Trust Deeds and Mortgages - Posted by John Behle
Posted by John Behle on February 22, 2000 at 14:05:06:
There are different laws state to state. Since we don’t know your state - that is why there is controversy. Everyone is right - acording to their state laws.
Generally if the document is a mortgage, there is a right of redemption period of usually around 6 months where the owner (the estate or family) could redeem the property. That means they would have to pay off the loan or refinance. After foreclosure they can’t “re-instate” the loan, but can get the property back by paying the loan and interest in full.
So, if it is a mortgage then you do want to work with the estate. You can buy the property from the bank, but it would be subject to the “right of redemption”. Your best bet would be to negotiate with the family and buy out their right of redemption. Redemption periods vary state to state and my understanding is there are some mortgage states that still use mortgages, but have adapted them to be more like trust deeds.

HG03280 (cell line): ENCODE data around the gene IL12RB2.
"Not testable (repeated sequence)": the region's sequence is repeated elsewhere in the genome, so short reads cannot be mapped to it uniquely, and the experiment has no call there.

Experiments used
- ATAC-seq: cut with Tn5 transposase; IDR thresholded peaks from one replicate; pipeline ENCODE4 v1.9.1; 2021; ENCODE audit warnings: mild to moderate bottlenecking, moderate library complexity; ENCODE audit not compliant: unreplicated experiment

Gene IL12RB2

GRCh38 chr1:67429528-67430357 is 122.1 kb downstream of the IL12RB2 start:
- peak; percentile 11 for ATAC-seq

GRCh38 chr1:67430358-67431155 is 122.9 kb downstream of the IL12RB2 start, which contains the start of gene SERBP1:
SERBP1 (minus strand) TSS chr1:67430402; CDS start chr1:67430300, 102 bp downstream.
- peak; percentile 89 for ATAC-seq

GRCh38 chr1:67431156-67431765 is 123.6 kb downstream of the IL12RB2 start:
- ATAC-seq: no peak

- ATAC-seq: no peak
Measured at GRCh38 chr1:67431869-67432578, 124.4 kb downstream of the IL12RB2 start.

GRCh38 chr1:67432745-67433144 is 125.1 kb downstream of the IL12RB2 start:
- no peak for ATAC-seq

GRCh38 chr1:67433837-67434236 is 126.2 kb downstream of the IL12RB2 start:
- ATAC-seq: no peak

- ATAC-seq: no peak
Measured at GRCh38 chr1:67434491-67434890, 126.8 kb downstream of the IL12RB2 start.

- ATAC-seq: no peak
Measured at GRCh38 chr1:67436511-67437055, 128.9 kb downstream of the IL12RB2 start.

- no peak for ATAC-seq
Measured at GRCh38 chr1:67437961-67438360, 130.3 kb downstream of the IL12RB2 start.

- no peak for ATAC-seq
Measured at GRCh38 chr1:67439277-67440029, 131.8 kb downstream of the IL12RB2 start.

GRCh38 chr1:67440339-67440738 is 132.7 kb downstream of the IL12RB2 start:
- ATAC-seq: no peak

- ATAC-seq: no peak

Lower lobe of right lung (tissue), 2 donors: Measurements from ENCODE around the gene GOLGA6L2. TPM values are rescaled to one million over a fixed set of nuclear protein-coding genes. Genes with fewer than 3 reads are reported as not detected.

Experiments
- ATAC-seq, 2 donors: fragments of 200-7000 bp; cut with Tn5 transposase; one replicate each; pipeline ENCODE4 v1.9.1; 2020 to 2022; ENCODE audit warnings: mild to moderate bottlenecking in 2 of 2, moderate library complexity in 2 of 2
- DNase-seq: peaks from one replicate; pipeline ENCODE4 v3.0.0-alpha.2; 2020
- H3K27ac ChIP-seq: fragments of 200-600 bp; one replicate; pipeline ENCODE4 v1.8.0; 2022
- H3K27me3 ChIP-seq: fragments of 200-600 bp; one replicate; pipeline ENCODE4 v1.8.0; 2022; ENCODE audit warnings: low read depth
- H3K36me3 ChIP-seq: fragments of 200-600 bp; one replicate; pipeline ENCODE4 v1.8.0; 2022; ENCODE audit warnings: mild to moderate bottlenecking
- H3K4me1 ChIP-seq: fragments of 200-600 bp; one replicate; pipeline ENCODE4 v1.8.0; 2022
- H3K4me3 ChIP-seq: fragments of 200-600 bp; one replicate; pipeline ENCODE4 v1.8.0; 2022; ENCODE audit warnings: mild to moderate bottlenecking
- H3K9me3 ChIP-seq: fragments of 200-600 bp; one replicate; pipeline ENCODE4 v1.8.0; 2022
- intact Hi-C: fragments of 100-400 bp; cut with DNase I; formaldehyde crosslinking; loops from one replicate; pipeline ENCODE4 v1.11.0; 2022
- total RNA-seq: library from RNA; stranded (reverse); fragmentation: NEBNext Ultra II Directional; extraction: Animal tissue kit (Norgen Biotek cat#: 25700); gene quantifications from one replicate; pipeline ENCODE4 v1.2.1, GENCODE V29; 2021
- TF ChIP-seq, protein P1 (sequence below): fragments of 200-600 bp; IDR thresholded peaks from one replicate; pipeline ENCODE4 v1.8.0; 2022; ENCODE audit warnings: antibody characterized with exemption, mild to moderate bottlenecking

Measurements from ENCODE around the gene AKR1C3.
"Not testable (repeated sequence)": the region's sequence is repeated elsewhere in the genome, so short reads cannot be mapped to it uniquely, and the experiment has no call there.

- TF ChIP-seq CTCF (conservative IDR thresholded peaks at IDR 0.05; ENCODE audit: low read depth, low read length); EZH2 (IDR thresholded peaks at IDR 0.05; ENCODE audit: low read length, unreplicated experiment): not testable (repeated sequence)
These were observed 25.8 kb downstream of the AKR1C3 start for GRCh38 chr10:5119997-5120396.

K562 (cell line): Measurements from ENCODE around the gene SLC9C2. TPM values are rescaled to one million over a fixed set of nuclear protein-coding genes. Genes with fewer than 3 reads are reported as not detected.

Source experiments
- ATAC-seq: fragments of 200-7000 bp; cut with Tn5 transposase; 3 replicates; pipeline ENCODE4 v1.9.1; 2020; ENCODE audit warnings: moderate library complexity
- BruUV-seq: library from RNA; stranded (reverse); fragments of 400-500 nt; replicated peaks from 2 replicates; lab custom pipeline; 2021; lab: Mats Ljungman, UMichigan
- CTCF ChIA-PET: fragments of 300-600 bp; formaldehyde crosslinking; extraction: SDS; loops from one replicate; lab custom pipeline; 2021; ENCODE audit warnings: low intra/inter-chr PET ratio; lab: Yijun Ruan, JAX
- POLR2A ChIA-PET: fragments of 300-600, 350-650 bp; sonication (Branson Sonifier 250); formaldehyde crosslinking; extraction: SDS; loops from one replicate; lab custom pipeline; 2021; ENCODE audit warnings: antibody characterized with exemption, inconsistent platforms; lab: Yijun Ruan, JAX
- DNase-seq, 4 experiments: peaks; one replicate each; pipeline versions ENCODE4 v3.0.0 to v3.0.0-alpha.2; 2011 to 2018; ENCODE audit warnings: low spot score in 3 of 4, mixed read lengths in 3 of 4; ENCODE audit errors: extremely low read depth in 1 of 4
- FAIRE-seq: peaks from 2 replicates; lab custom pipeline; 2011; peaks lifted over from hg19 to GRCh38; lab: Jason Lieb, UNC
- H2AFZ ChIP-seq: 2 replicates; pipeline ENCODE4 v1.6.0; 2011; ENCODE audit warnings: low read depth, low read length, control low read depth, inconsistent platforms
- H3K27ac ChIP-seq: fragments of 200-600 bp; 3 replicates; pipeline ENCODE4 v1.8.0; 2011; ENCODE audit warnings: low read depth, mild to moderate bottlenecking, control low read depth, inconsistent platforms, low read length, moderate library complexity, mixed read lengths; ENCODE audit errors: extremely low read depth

If it is a trust deed - then it is a done deal. It is owned by the bank and the estate/family are out of the picture. In that case, they have no say or rights.
Each state has a preferred form, whether that is a mortgage or trust deed. Many states use both forms though one is preferred. Some states have a different form other than those two, but that probably doesn’t apply here. Being a bank, they would have used either a trust deed or a mortgage.
A quick call to a title company will familiarize you with the state forms. Also a check at the county recorder’s would find either a “Sheriff’s deed” or a “Trustee’s Deed”. Judicial foreclosure of a mortgage ends up in a Sheriff’s Deed. Foreclosure of a Trust Deed happens through an attorney or service that exercises the “power of sale” clause in the deed. No court is involved.
In almost all cases a foreclosure is a done deal, but it can be overturned by a court or dragged into a bankruptcy. Rare, but it happens.